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Colonial Cases

Antonius v. Shehadeh, 1932

[defamation]

Antonius v. Shehadeh

Magistrates Court, Palestine
1932
Source: The Palestine Bulletin, 31 May 1932

 

LIBEL ACTION

ANTONIUS VS. MERAAT ESH-SHARQ

   Before the British Magistrate, Mr. Cressall, the investigation was begun yesterday in the libel action lodged by Mr. George Antonius, against the editor and proprietor of Meraat Esh Sharfq newspaper, Jerusalem, Mr. Boulos Shehedah.

   The alleged offence was in the form of an article published in Merfaat esh Sharq on February 20 and entitled "who are the beasts of burden of Imperialism?"  The case was submitted on May 19.

   The Magistrate adjourned the case for June 21, when decision will be given on the objections raised by Mr. Moughannem, counsel for the editor and replied to by Abcarius Bey, as whether prescription could be exercised.

 

Source: The Palestine Bulletin, 25 July 1932

HOW MANY DAYS IN A MONTH IN THE HOLY LAND?

CURIOUS POINT SETTLED IN LIBEL ACTION.

George Antonius v. Boulos  Shehadeh.

Mr. P. E. F. Cressall, the British Magistrate, gave the following ruling in the above case of Friday:

   This is a case of defamation brought by the complainant under Article 214 of the O.K. and Article 17m 19 and 29 of the Ottoman Press Law.

   A preliminary objection has been taken by Mr. Moghannam based on three grounds:-

  1. That the charge under the Press Law is prescribed according to the Hejira Calendar.
  2. That as the charge has been lodged under the Press law a  similar charge cannot be instituted simultaneously under the O.P.C., and
  3. That in any case Article 214 of the O.P.C. is not applicable to editors or writers in daily newspapers.

He points out that the alleged defamation appeared in an issue of Mer'at Al Sharq dated February 20th, 1932, which is equivalent to 13 Shawal 1350 of the Hejira Calendar.  This issue, he avers, was actually published  and on sale on the day before in accordance with a journalistic custom by which a gullible public is led to believe that it is purchasing the latest news.  That being so he contends that the real date of publication was 19.2.32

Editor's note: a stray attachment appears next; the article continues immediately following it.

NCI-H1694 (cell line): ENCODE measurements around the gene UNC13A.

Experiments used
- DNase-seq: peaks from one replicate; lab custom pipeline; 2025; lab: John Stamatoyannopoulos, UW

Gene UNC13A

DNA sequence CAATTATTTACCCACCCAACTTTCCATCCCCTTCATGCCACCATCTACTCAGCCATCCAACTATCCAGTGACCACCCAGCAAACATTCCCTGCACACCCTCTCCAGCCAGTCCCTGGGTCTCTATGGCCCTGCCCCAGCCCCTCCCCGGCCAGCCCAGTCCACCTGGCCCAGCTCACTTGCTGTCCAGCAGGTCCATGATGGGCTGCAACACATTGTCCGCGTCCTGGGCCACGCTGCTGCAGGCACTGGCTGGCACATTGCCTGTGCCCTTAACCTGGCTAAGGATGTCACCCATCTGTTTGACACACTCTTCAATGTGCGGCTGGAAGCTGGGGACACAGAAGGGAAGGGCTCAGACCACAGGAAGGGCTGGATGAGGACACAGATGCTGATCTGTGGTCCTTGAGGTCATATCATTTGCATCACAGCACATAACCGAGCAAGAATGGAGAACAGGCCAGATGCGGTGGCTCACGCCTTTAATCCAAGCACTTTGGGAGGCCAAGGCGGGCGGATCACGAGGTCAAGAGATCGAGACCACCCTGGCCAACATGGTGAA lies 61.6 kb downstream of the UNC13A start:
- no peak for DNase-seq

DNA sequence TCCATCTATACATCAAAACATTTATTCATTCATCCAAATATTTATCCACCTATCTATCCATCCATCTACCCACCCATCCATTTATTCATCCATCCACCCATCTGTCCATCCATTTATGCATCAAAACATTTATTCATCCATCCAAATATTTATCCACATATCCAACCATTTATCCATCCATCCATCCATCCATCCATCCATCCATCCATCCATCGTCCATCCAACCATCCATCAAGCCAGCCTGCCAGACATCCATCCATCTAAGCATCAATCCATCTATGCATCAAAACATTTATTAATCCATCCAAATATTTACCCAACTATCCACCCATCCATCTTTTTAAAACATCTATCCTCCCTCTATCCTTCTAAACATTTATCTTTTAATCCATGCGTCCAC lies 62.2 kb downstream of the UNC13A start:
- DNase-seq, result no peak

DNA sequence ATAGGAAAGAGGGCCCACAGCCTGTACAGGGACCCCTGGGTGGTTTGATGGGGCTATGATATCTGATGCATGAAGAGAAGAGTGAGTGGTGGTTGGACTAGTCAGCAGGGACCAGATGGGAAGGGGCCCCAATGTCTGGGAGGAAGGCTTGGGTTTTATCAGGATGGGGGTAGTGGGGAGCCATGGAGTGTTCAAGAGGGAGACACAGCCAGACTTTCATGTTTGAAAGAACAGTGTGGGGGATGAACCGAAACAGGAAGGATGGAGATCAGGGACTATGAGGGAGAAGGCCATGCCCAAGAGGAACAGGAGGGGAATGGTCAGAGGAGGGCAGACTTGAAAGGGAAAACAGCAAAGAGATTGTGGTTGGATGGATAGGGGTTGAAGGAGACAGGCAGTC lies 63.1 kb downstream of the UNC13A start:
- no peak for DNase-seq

The questions for me to decide are as follows:-

  1. Is it prescribed under the Ottoman Penal Code?
  2. Is Article 2143 of the O.P.C. applicable to editors and writers in newspapers? And
  3. Can the alleged offence be prosecuted simultaneously under both the Press Law and the O.P.C?

   With regard to (a) the issue involved is whether the Gregorian or the Hejira Calendar must be applied.

   The question is a difficult one not only because of the lack of local case law on the subject but also because of the fact that the paper in question was dated according to both calendars.

   After due consideration, I have formed the opinion  that where a conflict arises as to which of the two calendars must be applied to documents bearing dates according to as a test for the period of prescription in offences which are committed  subsequent to the Interpretation Ordinance of 1929, the Gregorian calendar must prevail and months must be reckoned as calendar and not lunar.  I therefore hold that the period of three months under the Press Law  must be computed according to Calendar and not Lunar months.

   For these reasons I am of the opinion that the proceedings under the Press Law were instituted in time  and the objection on the ground of prescription is accordingly overruled.

   With regard to (b) it is obvious that the proceedings are not prescribed until a period of three years has elapsed, therefore the objection is also overruled.

   With regard to [c] I am of opinion that Article 214 of the O.P.C. applies to any person.

   With regard to question (d) while I am unaware of any definite rule of procedure which precludes a complainant from prosecuting a criminal action arising out of the same set of facts simultaneously before a superior Court and before an inferior Court it is, nevertheless, a recognised rule of practice that where an offence is triable before two Courts possessing  different jurisdiction simultaneous prosecutions are discouraged and are usually not entertained.  This has become an unwritten rule of criminal procedure and is based on the known attitude of Courts of Justice who  frown on any endeavour to introduce into the criminal administration  of justice any element of adventure savouring of the principle of "what you lose on the swings you gain on the roundabouts."